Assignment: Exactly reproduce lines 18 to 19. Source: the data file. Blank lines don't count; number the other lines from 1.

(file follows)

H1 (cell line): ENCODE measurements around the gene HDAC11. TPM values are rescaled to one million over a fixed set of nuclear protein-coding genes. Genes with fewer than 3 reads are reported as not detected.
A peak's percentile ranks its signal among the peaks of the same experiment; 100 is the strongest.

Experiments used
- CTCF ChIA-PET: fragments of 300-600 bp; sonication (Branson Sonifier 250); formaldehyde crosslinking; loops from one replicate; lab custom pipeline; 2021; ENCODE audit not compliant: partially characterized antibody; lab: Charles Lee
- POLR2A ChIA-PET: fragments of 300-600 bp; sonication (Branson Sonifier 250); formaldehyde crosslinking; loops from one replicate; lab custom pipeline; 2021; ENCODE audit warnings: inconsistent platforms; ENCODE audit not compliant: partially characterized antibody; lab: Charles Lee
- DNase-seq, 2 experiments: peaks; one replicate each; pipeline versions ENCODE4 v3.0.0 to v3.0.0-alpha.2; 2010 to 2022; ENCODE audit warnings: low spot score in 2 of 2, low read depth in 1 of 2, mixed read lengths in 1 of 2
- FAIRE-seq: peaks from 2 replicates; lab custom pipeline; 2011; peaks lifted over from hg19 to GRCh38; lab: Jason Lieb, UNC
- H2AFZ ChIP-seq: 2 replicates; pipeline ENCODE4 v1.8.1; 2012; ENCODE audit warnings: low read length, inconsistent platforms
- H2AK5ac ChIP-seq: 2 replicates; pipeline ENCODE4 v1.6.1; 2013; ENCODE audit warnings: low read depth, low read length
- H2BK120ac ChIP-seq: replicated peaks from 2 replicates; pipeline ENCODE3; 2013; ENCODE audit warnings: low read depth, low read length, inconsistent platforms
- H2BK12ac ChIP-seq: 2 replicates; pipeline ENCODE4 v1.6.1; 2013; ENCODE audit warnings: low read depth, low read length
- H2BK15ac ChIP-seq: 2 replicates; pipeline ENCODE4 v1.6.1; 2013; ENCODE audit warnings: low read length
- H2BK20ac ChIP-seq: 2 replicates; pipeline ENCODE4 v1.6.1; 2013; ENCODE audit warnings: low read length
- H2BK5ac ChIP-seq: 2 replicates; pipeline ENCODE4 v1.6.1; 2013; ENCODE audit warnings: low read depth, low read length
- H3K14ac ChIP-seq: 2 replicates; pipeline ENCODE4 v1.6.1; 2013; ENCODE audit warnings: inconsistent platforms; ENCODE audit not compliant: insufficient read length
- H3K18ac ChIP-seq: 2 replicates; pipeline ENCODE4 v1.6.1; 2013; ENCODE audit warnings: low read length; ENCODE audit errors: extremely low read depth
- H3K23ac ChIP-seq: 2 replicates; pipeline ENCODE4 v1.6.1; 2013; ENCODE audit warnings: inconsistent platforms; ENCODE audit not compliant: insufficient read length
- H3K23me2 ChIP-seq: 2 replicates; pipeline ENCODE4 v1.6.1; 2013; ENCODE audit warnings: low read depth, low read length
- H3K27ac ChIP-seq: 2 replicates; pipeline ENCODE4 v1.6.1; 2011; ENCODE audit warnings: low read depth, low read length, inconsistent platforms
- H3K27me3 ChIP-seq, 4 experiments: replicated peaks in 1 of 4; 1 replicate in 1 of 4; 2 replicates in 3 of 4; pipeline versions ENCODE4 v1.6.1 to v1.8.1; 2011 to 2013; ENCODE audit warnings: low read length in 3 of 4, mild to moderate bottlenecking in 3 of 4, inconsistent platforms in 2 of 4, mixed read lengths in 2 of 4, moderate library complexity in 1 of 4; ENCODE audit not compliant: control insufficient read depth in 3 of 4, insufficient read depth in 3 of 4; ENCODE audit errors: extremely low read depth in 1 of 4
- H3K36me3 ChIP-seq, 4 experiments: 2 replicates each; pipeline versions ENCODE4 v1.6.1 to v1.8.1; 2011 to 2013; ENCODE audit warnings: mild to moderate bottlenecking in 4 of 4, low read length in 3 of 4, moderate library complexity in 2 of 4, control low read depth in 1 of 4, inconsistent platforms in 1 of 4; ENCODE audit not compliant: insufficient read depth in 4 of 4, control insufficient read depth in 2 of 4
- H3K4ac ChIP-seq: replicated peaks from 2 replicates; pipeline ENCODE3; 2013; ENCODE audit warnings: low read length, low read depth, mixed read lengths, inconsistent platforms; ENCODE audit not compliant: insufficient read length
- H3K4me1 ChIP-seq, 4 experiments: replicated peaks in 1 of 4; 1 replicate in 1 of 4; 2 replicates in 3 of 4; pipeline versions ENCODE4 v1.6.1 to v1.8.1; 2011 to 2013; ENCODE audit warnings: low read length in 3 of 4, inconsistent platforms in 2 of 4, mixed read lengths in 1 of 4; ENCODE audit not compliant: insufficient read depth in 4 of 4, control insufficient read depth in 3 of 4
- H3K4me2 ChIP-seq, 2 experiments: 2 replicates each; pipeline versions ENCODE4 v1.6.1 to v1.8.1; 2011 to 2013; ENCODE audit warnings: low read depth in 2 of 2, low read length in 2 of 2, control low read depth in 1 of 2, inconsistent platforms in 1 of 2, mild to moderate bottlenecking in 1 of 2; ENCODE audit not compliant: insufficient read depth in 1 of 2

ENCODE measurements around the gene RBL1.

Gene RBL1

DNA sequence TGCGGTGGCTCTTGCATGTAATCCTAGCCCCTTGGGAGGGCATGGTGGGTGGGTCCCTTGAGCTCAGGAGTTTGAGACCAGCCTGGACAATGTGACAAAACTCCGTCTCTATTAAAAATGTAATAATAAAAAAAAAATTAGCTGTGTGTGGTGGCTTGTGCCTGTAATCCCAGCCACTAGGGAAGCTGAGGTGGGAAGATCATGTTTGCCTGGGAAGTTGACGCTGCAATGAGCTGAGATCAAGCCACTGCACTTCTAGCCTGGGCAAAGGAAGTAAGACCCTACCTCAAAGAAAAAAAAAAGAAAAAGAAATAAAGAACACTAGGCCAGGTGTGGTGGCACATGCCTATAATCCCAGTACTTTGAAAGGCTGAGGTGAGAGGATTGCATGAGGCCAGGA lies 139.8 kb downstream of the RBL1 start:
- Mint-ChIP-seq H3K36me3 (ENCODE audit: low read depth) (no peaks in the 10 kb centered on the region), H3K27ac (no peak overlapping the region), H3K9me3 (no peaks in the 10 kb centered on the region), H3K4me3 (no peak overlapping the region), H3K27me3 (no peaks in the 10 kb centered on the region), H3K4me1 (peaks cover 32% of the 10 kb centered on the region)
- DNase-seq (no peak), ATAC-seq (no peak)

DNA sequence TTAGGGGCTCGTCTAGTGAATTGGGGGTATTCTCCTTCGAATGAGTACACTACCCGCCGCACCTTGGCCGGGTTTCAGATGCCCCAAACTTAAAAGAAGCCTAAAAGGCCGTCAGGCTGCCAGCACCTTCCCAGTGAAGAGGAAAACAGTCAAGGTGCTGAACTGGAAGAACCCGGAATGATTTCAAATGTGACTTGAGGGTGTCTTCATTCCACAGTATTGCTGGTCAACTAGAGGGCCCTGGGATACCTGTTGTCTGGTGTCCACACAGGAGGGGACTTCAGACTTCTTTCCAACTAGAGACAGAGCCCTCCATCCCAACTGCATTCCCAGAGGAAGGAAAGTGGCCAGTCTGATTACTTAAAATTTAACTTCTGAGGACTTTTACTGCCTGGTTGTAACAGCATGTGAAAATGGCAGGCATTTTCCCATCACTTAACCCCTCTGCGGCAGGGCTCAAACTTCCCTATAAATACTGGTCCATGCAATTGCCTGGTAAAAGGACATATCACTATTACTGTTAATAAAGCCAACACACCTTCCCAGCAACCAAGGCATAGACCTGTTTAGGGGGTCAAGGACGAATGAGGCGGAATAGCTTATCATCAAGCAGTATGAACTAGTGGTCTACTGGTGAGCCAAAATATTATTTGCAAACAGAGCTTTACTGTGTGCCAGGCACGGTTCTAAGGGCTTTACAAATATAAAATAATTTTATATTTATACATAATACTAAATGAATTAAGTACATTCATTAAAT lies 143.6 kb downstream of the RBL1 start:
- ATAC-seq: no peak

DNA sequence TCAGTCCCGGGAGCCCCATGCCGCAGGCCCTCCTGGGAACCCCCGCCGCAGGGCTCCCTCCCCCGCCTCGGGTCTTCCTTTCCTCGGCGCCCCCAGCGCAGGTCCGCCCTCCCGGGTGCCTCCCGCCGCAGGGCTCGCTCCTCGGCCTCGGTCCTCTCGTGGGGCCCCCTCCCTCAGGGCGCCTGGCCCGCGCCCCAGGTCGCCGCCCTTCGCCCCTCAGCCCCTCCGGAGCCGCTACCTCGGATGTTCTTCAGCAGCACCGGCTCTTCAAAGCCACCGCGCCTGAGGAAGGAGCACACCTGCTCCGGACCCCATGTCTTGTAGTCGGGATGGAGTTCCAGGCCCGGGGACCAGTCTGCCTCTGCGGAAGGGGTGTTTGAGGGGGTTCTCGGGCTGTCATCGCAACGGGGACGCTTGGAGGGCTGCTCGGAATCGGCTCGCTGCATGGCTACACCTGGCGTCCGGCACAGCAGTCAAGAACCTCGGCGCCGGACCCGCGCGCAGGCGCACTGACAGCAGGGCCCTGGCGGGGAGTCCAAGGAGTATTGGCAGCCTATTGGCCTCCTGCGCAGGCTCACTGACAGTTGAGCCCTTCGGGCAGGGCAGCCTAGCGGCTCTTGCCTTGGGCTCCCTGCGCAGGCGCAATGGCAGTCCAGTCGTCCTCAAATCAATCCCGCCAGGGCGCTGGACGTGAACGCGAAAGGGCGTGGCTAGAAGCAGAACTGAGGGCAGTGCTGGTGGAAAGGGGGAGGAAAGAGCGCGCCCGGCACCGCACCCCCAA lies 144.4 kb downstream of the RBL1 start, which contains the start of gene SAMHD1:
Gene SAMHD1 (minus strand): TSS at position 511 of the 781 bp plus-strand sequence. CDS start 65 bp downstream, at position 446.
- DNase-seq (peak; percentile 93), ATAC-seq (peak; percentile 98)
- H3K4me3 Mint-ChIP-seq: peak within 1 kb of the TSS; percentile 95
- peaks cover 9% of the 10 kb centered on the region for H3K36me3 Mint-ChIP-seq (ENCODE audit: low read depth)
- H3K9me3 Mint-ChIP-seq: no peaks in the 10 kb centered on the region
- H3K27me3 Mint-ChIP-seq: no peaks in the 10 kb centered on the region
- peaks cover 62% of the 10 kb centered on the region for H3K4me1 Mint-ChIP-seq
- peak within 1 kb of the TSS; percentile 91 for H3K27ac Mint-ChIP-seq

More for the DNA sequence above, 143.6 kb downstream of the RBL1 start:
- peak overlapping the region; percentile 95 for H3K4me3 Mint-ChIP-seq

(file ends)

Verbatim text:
- H3K23me2 ChIP-seq: 2 replicates; pipeline ENCODE4 v1.6.1; 2013; ENCODE audit warnings: low read depth, low read length
- H3K27ac ChIP-seq: 2 replicates; pipeline ENCODE4 v1.6.1; 2011; ENCODE audit warnings: low read depth, low read length, inconsistent platforms